Project summary (Abstract):
Bacterial infections cause significant mortality and morbidity worldwide despite the availability of antibiotics.
Antibiotic resistance is one of the most urgent threats to the public's health. Klebsiella microbes are gram-
negative bacteria that have the inherent adaptive ability to resist treatment and also pass along genetic material
that facilitates drug resistance in other bacteria. Klebsiella pneumoniae (Kp) infection has created a tremendous
clinical problem for many hospitals worldwide. As of today, none of the current convention methods can provide
early specific diagnosis and rapid monitoring of infections in the clinic. Consequently, treatment is often delayed
or indefinite. The long-term goal is to develop a novel pathogen-specific and non-invasive whole-body imaging
technique to guide patient management, monitor treatment efficacy, and speed drug development.
The objective of this proposal is to validate F-18 fluorodeoxysorbitol (FDS) as an imaging tool for monitoring
treatment efficacy and identifying drug resistant Kp from drug sensitive Kp. The central hypothesis is that FDS
is a promising PET imaging agent with simple chemistry, optimal pharmacokinetics, and high specificity and
sensitivity for predicting treatment response to bacterial infection. The rationale underlying this proposal is that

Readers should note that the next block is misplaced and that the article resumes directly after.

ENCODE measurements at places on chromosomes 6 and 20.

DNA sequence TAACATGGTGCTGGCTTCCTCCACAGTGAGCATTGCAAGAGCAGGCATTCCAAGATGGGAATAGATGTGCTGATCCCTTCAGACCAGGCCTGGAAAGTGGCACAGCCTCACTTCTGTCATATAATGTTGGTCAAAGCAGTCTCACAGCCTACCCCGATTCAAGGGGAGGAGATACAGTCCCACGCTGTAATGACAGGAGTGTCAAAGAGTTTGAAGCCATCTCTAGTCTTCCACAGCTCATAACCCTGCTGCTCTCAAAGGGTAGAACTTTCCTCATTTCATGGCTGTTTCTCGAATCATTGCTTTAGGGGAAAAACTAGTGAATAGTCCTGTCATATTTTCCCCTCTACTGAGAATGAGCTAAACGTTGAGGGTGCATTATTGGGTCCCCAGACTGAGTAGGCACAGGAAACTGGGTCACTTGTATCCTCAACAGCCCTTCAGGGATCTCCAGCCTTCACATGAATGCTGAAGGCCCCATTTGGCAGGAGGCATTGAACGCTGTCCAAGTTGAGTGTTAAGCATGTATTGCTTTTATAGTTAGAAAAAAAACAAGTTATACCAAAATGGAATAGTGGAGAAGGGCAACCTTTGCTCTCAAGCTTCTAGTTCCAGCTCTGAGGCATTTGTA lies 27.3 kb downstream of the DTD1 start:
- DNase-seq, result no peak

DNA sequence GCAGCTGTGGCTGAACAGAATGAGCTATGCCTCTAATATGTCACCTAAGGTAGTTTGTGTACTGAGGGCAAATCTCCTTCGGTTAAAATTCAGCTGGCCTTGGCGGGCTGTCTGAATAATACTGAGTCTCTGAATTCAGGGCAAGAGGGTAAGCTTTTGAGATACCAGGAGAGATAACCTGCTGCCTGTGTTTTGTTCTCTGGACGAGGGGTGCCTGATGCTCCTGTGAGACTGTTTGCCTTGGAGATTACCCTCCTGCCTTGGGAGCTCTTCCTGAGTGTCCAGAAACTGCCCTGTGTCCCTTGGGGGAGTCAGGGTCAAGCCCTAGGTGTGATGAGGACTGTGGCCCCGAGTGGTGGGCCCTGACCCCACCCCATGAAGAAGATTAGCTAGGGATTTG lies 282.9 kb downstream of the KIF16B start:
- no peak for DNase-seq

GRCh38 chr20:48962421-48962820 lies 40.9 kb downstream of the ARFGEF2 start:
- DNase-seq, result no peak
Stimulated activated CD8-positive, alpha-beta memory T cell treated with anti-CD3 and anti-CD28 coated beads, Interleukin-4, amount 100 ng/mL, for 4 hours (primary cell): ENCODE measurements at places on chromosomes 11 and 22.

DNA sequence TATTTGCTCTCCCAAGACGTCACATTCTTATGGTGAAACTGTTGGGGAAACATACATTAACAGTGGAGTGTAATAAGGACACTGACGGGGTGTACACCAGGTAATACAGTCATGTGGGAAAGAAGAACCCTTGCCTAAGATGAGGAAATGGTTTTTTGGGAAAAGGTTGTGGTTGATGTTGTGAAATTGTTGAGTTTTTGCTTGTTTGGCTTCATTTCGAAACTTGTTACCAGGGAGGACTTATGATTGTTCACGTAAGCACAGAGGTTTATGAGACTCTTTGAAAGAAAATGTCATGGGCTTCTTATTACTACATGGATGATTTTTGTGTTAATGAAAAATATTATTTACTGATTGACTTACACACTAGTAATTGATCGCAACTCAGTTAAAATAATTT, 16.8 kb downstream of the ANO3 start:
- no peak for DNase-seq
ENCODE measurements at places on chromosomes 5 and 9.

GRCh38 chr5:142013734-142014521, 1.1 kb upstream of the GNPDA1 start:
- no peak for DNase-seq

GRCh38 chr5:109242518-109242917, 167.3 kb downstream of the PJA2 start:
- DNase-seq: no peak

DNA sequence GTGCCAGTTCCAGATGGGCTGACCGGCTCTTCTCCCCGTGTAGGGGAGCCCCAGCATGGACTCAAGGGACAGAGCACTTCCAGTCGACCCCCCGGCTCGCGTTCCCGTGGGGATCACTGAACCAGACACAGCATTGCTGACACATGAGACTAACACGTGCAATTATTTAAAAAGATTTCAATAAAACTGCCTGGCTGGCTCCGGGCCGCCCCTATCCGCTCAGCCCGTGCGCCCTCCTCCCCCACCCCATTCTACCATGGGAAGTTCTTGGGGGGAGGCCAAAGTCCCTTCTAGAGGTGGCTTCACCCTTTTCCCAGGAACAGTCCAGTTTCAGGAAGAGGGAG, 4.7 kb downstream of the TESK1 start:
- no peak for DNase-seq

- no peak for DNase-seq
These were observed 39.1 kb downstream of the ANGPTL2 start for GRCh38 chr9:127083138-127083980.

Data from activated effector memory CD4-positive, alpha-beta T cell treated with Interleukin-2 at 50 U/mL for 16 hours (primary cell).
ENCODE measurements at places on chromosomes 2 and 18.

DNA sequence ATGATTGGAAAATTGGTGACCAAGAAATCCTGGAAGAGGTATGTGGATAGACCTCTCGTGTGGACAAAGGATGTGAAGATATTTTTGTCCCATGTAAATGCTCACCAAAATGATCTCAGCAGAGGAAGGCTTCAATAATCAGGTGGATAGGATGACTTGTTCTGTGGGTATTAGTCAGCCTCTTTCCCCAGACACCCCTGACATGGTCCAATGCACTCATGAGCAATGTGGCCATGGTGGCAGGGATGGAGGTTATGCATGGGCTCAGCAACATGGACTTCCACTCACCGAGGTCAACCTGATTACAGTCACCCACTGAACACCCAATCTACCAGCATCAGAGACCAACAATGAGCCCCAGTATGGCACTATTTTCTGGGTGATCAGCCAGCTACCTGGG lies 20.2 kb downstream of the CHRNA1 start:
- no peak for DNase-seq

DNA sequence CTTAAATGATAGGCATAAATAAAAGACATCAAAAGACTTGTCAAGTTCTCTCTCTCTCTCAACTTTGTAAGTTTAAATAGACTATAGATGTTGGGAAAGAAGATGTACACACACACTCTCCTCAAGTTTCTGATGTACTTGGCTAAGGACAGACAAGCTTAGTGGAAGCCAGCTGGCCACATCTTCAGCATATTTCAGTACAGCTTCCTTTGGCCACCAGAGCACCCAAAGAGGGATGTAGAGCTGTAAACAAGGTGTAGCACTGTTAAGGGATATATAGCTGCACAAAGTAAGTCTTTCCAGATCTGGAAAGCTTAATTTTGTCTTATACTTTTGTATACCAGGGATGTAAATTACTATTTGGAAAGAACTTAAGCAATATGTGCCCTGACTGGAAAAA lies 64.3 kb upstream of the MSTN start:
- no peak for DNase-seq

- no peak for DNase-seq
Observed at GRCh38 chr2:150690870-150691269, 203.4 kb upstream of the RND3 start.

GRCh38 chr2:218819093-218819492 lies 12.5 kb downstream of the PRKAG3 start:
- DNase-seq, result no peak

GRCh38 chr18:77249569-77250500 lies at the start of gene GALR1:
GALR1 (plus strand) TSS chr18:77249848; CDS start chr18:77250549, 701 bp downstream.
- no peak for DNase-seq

its completion will contribute to accurate diagnosis for guiding effective treatment. The central hypothesis will be
tested by pursuing two specific aims: 1) Identify the optimal imaging time of FDS for 2 drug-resistant and 2 drug-
sensitive Kp strains in a clinically relevant preclinical mouse model of lung infection, 2) Determine the ability of
FDS PET imaging to differentiate treatment response between drug-resistant Kp strains and drug-sensitive ones
in mice of lung infection. We will pursue these aims by using novel and more clinically relevant Kp mouse models
of lung infection and a double-blinded strategy to mimic actual clinical patient situation.
The proposed studies are significant and innovative because FDS PET imaging can be validated to be a useful
tool to triage drug options by predicting early treatment response to bacterial infection and thus avoiding the
misuse and overuse of antibiotics. The results will have an important positive impact immediately in that they will
establish an imaging technique for better understanding of bacterial infection, guiding patient management, and
assisting drug development because they lay the groundwork to develop a suite of techniques for better
treatment of Kp drug-resistant infections.